Reading, Writing, and Teaching the Dead
by Matthew Burns
At the small rural school where I’ve been teaching for almost two years, I’ve apparently managed to become known within student circles (or so I’ve heard) as “the depressing professor.” That’s balanced a little by the “really helpful” and “funny” comments, sure, but these latter descriptors are intentional; I actively work to be those things. What I mean to say is I don’t try to bum you out, students!
But I know where that perception comes from. In class we read a lot of different texts; some are funny, others poignant, and a few, I suppose, are a little…heavy. I’ll admit that telling a class of students in the first weeks of an Environmental Lit course, “Sorry to remind you, but we’re all going to die” might be a little shocking. (Those laughs it elicits are more nervous than anything.) And yes, when we’re discussing Wendell Berry’s “A Native Hill” and we get to the end where he tells us
I apprehend in it the dark proposal of the ground. Under the fallen leaf my breastbone burns with imminent decay…. My body begins its long shudder into humus. I feel my substance escape me, carried into the mold by beetles and worms…. I sink under the leaves
some students get a little panicky. Maybe it’s the first realization or just a reminder of something they’ve worked hard at forgetting, but there it is. And when I press them to think deeply about this passage, there are as many averted eyes as there are searching ones. But it’s something at the heart of what we’re going to be discussing—in one way or another—for the rest of the semester. That is, to paraphrase Berry: We are less than we thought; but more importantly: We should rejoice in that knowledge.
Even more, I think that knowledge hits them like it hits anyone. It’s recognition of some order that is far, far beyond our meager comprehension (Berry talks about this as well, but, in class, it’s just too much to handle). Whatever name we give it—Circle of Life, Life Processes, Nature, God, and on and on—we are both at the mercy of and beholden to it. That’s it and there it is. It’s that simple—frighteningly simple.
Since moving to a rural area and driving farm roads daily, I’ve seen more dead animals than I could’ve imagined ever seeing. Not necessarily big ones—a mule deer here and there, once a coyote—but more like the hundred dozen small ones—feral cats, farm dogs, birds, rodents—that, in the morning, begin as distinct corpses and, on my return trip, are little more than stain or smear. It was strange at first, then depressing. New ones appeared every day. Every day they rotted and stunk and spread until they were just another shade of gray on the asphalt. Somewhere along the line I grew numb and even morbidly curious (Ooh! What was that?!). It wasn’t until I hit one myself that I began seeing the death as something else. It was a snake and I wrote about it:
To the Snake I Ran Over this Morning
After the little drum solo that was my tires
flattening and then flattening again
your languid morning body,
the hum of road appeared.
It was as if there was a knock
and someone opened a door: there, all around,
was the sound of tires and road touching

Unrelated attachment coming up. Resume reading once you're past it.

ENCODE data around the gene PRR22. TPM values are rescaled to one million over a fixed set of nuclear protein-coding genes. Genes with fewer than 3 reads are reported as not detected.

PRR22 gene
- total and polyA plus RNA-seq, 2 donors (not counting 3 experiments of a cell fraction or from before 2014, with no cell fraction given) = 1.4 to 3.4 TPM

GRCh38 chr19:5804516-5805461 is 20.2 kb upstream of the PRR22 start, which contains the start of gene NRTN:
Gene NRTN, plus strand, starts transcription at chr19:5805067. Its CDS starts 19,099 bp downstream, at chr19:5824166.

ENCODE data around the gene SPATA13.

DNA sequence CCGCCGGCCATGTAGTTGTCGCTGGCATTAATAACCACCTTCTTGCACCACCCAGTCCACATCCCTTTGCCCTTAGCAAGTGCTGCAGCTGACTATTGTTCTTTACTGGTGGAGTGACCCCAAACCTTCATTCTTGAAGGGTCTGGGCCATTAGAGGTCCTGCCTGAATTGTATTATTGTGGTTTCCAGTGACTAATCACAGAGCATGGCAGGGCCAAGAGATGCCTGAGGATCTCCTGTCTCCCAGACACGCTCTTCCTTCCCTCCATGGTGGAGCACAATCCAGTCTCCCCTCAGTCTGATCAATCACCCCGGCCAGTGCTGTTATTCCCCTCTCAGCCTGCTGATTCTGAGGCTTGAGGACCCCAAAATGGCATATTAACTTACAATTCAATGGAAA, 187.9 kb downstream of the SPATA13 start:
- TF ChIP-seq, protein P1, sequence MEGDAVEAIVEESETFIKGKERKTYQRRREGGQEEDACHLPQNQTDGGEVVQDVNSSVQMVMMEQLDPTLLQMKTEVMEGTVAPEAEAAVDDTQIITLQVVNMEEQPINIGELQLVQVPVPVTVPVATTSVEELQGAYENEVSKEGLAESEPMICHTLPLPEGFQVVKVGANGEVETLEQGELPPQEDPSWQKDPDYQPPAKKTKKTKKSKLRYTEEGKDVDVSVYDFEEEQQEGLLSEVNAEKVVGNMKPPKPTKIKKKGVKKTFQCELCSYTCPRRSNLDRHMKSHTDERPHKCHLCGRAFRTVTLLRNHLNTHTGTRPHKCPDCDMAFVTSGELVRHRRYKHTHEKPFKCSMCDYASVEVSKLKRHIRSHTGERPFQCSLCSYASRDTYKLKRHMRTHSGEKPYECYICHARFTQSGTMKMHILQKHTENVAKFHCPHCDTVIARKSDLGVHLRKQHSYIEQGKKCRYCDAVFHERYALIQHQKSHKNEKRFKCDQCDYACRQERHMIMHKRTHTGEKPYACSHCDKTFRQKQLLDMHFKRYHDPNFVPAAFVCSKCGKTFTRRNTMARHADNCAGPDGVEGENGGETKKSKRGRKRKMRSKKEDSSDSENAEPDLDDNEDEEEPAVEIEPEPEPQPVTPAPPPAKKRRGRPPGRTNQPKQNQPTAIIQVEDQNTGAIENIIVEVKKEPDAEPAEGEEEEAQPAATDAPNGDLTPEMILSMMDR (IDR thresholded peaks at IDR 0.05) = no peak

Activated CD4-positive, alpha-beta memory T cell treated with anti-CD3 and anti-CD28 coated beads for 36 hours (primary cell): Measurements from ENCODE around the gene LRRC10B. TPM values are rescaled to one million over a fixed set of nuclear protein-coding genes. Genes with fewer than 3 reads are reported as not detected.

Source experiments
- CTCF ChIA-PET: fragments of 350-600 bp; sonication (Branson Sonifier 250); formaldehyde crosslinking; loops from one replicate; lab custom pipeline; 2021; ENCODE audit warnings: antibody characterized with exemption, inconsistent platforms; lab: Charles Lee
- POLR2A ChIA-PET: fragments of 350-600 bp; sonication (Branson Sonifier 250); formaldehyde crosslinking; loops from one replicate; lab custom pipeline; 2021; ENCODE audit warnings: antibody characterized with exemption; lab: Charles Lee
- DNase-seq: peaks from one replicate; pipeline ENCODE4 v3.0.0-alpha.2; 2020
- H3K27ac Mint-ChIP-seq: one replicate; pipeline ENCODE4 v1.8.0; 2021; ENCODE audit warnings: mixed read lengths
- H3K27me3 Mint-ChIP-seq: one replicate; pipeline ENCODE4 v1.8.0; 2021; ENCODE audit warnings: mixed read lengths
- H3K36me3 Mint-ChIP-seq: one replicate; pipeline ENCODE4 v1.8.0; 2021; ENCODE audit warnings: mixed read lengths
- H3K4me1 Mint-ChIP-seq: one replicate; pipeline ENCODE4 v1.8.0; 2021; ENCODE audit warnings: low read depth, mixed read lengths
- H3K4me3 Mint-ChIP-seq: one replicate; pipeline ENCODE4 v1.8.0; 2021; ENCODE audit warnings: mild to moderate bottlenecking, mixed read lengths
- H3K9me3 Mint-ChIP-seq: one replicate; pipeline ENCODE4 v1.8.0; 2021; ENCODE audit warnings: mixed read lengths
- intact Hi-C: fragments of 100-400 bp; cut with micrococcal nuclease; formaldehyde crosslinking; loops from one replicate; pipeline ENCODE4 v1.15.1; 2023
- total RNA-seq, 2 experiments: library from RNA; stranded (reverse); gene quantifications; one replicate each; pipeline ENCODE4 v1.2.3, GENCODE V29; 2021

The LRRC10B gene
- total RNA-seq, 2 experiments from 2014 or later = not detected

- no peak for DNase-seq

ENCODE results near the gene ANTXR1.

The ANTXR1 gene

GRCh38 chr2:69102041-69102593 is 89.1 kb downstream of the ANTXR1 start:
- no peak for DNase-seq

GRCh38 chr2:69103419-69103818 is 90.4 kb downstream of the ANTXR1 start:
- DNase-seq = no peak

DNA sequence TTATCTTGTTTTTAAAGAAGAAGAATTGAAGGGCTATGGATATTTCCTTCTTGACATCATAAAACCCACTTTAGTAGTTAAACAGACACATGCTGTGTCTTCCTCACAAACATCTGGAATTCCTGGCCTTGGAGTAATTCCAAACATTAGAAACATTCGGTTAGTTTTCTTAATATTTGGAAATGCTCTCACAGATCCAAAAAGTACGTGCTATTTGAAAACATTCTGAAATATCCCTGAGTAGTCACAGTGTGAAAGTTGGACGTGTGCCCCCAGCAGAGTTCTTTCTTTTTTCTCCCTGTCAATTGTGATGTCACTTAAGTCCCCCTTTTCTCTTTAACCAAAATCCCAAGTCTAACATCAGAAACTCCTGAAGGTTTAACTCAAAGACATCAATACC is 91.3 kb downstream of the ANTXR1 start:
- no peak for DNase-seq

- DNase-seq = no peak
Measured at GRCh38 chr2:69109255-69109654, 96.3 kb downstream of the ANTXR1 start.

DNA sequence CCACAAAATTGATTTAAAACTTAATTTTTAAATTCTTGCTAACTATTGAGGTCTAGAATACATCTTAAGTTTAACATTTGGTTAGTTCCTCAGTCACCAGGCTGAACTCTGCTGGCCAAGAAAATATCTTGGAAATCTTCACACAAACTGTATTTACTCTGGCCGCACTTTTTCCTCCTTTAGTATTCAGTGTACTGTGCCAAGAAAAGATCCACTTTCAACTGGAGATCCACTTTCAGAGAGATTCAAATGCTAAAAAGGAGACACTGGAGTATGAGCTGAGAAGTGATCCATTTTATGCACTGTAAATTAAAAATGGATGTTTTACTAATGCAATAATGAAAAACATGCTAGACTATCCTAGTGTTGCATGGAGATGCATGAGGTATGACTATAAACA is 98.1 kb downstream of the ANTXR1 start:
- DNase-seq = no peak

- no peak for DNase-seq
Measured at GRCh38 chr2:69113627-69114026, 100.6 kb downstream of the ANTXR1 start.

and letting go and touching again, fast as lovers
in a backseat expecting to be caught,
to move me toward a parking lot,
the way tires must.
Then horses in the field I went past rubbed
head-to-flank and goats in the one behind
laid in their patches of grass and nibbled
out of boredom or hunger. The corn grew dry
and rattled in the rising wind that said
there was to be rain later.
And there was rain later and it fell
because what else does it know to do
beyond that? And when, on the way home,
I passed what was left of your body—
a shadow under a pair of magpies pecking
the wet road—it was just beginning to wash away
into the culvert that is to be washed into,
the way everything out there is out there
to do one thing and do it beautifully.
The road, the door, the horse, and all that—
that’s what they do, the same way
I am telling myself this as I roll toward home
through the early night coming on
too fast to judge, speeding toward
my tired and unsuspecting head.
That’s just how it happened. Whatever’s coming is coming without any concern for us. It’s not that it’s frightening—it shouldn’t be. It’s that the whole thing is benign and hits everything the same. It doesn’t care. That’s it. I think what gets my students—what gets me that “depressing” moniker—is the idea that there is some kind of “lessening” going on in this whole thing—that if we’re not important, then our “imminent decay” somehow loses weight and meaning. But that’s not the case. We know this. We talk about it and discuss the other side of the equation and what that could mean.
It takes a little while to get there, but eventually we do and just yesterday a student said it. She wants to work with Berry for her final paper and starts off by saying, “It’s not that we are any less; it’s just that everything else is more.” And she smiled at that.
Matthew Burns is an Assistant Professor of English and Creative Writing at Heritage University in Washington. He holds a PhD in Creative Writing from Binghamton University where he was co-editor of Harpur Palate. He was the winner of the 2010 James Hearst Poetry Prize from North American Review and his poems and essays have appeared in Folk Art, Ragazine, Cold Mountain Review, The Georgetown Review, Paddlefish, Upstreet, Spoon River Poetry Review, Jelly Bucket, Memoir (and), Paterson Literary Review,Quiddity and others.
Rad snake image above is from here.